There are so many things to love about flapper style. The carefully waved bobs, the exaggerated makeup, the intricately beaded and fringed dresses, and a general zest for life—these are all things I’m trying to incorporate into my life in 2013.

Left: source unknown; right: Het Leven magazine, 1920.

For inspiration, I’ve been poring over photos of women in the 1920s, and I’ve also been dazzled by their freaking awesome headwear. Felt cloches, jeweled headbands, and elaborate crowns were de rigeur back then—you could probably pick one up at your local department store. Now, alas, they’re much harder to find. Lucky for us, this one—a simple, sparkling feathered halo inspired by the crowning glories of yore—is not only easy but also mighty cheap to make at home.

What you’ll need:

  • Beads of various sizes and shapes
  • A whole bunch of crafting wire that’s thin enough to run through your beads
  • Feathers of various sizes (I used a large peacock feather and some smaller white feathers).
  • A flat pendant or brooch with lots of openwork (holes) that you can easily weave wire through (I got mine in the clearance section at Michaels).
  • Scissors

How to make it:

1. Cut a length of wire long enough to fit around your head (it should rest on top, like a halo, without being too tight or falling onto your ears). Leave an inch of space extra for later. I like to use crafting wire because it’s strong, malleable, and extremely easy to thread beads onto.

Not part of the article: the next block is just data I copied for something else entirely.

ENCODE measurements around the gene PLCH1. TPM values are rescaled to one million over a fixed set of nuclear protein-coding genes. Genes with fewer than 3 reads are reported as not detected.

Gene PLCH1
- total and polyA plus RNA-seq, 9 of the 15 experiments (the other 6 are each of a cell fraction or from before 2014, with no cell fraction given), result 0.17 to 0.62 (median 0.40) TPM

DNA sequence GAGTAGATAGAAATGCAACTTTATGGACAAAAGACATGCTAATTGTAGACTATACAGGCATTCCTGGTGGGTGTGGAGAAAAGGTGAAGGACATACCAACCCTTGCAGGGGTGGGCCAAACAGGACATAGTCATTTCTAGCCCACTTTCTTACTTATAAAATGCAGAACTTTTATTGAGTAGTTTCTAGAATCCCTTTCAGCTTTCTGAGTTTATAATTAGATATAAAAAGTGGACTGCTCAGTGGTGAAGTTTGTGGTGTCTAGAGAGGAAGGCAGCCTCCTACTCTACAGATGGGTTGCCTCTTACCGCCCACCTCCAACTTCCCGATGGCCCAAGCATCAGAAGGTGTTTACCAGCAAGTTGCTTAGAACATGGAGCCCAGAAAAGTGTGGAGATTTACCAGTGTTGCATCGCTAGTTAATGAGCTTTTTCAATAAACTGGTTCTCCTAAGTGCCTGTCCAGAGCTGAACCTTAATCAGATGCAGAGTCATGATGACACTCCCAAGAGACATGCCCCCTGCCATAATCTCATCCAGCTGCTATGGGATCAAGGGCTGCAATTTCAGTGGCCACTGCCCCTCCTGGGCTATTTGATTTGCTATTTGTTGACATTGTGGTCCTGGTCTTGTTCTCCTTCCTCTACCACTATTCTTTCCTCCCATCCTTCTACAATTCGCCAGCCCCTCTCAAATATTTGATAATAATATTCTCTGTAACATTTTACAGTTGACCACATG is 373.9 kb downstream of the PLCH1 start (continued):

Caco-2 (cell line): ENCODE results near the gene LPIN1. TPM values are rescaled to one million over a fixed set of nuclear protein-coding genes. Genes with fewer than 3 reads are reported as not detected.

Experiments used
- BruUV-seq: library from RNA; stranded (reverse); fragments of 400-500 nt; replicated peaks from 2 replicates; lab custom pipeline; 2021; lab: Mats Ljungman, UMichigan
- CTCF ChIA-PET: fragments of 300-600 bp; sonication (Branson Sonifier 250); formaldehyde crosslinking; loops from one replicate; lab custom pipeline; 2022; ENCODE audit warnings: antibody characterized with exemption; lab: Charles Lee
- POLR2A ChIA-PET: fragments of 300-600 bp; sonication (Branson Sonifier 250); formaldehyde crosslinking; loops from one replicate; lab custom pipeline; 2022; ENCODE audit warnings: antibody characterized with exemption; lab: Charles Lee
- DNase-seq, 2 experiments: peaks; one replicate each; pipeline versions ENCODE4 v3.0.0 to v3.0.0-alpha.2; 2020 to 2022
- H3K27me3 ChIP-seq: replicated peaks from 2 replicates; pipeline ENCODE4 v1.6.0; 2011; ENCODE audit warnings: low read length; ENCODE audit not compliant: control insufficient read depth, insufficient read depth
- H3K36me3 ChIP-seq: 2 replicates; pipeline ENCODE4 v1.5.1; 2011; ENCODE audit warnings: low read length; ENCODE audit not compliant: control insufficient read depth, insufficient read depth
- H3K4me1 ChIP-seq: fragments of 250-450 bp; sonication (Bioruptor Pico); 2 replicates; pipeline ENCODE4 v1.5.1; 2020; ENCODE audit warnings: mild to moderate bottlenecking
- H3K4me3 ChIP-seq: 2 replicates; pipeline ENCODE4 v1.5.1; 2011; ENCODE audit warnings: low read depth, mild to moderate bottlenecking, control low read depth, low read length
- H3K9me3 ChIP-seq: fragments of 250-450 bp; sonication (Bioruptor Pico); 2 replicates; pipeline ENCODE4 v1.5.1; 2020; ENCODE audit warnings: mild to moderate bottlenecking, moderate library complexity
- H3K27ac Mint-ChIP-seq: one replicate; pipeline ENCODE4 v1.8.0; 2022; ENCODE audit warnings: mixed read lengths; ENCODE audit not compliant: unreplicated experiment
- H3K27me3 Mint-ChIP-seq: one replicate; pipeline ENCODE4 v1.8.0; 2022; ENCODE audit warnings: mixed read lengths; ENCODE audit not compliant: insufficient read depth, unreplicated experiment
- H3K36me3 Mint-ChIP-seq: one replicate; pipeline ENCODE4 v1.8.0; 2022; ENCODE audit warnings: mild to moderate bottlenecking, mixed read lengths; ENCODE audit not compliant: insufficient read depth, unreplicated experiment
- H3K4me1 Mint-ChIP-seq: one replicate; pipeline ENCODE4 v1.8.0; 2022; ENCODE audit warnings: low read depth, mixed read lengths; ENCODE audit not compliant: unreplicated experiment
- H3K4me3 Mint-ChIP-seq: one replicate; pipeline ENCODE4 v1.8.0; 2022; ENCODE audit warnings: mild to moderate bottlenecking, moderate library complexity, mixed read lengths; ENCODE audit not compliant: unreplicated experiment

2. String a bead onto one end of your wire, then loop the end of the wire down and twist it under the bead so that it’s secure, like a knot. This will prevent all your beads from sliding right off!

3. Fill the wire with beads until you have roughly an inch of bare wire left. Take that inch and twist it multiple times around the first knot you made, making sure it’s secure.

Pretty, right? You can stop here if you want, or continue on if you crave MORE FLAIR.

5. Cut a piece of wire that’s a few inches long. Take out your largest feather, and place a few of your smaller ones around the base. Form a bunch by pinching them together at the quills (the little “stems” at the bottom). Then wrap the wire tightly around the quills to keep them together.

6. Press your brooch or pendant against the base of the feather bundle, then take loads of wire and just weave it through the openwork and around the feathers over and over until everything is firmly held in place.

7. Use even more wire (so much wire!) to attach the feathers to your wire halo, again, weaving the wire through the openwork and wrapping it around the halo—repeat until the pendant doesn’t move when you gently shake the halo. The wire is sturdy enough that the feather(s) should stand tall when you finally place the halo atop your head, you angel, you. ♦